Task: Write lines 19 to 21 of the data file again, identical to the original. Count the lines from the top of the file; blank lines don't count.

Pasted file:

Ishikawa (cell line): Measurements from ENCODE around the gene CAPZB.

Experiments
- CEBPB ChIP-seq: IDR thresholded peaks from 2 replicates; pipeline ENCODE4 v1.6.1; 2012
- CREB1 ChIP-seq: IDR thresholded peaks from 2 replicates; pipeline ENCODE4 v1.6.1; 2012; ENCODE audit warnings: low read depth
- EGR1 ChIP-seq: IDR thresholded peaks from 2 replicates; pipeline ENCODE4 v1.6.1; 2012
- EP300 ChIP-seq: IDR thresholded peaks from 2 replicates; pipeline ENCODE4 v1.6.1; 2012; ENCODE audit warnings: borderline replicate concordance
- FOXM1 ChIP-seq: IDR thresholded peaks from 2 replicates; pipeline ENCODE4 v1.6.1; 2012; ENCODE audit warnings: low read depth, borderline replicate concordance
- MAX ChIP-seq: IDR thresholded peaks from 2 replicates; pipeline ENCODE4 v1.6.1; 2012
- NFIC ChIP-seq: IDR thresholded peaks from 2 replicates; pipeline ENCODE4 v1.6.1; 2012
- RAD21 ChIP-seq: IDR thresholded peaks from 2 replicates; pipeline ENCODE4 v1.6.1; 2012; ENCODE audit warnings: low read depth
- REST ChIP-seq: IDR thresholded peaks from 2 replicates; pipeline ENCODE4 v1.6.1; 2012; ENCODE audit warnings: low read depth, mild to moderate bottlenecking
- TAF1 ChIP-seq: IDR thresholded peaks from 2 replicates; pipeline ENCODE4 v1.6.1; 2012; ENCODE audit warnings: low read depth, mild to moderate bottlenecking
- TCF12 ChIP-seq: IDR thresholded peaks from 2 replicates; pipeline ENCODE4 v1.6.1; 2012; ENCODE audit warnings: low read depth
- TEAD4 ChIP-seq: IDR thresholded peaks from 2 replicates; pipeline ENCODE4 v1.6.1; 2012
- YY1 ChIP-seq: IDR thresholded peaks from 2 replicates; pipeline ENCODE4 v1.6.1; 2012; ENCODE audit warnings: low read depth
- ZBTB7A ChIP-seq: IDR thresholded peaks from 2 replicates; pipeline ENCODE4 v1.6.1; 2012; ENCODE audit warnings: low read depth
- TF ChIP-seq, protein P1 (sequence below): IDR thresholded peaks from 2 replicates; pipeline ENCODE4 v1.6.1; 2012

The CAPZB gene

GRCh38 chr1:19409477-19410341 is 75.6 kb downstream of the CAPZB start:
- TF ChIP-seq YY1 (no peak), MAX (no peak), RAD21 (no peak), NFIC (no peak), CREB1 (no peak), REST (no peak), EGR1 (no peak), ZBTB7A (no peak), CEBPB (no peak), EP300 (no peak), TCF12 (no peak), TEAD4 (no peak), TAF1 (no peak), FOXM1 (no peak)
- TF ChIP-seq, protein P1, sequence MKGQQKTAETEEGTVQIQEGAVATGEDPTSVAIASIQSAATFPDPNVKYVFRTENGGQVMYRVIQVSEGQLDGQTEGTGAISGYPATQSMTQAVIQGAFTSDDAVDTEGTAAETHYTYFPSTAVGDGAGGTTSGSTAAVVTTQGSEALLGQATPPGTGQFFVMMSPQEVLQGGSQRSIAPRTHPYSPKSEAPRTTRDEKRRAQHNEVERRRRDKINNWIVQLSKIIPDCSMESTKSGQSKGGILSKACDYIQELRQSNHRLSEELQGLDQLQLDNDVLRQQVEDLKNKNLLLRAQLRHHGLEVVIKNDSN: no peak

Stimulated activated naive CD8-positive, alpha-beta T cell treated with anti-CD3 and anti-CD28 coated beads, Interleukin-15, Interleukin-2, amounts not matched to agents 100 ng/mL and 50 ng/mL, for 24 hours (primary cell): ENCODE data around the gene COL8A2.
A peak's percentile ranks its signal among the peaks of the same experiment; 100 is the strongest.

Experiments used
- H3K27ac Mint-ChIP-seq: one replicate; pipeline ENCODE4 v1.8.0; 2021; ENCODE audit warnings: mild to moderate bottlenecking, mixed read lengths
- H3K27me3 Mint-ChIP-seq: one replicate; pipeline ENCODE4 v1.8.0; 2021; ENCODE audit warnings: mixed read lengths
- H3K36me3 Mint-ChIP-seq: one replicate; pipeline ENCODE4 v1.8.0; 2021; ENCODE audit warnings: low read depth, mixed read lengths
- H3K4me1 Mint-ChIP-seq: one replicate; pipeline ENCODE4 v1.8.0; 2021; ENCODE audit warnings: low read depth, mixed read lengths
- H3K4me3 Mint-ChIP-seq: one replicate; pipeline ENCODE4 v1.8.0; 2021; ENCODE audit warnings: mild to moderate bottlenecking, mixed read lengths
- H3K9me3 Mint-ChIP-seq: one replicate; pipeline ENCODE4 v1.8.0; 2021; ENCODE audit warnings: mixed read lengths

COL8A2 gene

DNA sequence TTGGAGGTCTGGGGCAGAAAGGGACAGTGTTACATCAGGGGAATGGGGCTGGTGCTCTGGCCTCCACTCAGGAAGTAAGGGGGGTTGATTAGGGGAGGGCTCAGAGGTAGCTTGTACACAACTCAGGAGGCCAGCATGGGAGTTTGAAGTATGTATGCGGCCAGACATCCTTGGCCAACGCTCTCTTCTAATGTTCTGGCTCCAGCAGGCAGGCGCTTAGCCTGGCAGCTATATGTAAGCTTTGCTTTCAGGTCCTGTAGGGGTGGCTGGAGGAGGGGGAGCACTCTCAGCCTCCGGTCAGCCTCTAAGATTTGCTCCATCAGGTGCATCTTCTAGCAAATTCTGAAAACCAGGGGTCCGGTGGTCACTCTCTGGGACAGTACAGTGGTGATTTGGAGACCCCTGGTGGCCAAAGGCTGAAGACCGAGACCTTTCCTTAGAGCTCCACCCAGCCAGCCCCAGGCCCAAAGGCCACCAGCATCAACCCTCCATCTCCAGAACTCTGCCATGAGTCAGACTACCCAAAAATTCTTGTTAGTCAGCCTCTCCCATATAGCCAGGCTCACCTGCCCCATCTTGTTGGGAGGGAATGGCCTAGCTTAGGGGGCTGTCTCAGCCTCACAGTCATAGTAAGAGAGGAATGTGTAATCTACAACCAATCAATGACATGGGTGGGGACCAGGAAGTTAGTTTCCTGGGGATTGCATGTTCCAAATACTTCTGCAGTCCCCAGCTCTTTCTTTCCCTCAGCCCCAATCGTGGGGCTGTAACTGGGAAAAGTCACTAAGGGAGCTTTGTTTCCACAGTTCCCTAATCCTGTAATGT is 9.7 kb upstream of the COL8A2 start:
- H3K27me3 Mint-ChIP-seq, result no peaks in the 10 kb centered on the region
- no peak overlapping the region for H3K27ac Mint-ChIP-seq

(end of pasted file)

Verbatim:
GRCh38 chr1:19409477-19410341 is 75.6 kb downstream of the CAPZB start:
- TF ChIP-seq YY1 (no peak), MAX (no peak), RAD21 (no peak), NFIC (no peak), CREB1 (no peak), REST (no peak), EGR1 (no peak), ZBTB7A (no peak), CEBPB (no peak), EP300 (no peak), TCF12 (no peak), TEAD4 (no peak), TAF1 (no peak), FOXM1 (no peak)
- TF ChIP-seq, protein P1, sequence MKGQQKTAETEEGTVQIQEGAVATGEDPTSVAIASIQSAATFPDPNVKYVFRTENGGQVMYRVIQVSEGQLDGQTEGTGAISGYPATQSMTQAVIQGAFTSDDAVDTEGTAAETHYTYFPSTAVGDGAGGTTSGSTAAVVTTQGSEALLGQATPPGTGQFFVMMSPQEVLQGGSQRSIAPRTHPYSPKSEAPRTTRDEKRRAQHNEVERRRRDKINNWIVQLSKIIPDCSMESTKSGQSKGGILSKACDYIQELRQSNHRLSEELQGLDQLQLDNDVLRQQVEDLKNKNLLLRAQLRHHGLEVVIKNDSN: no peak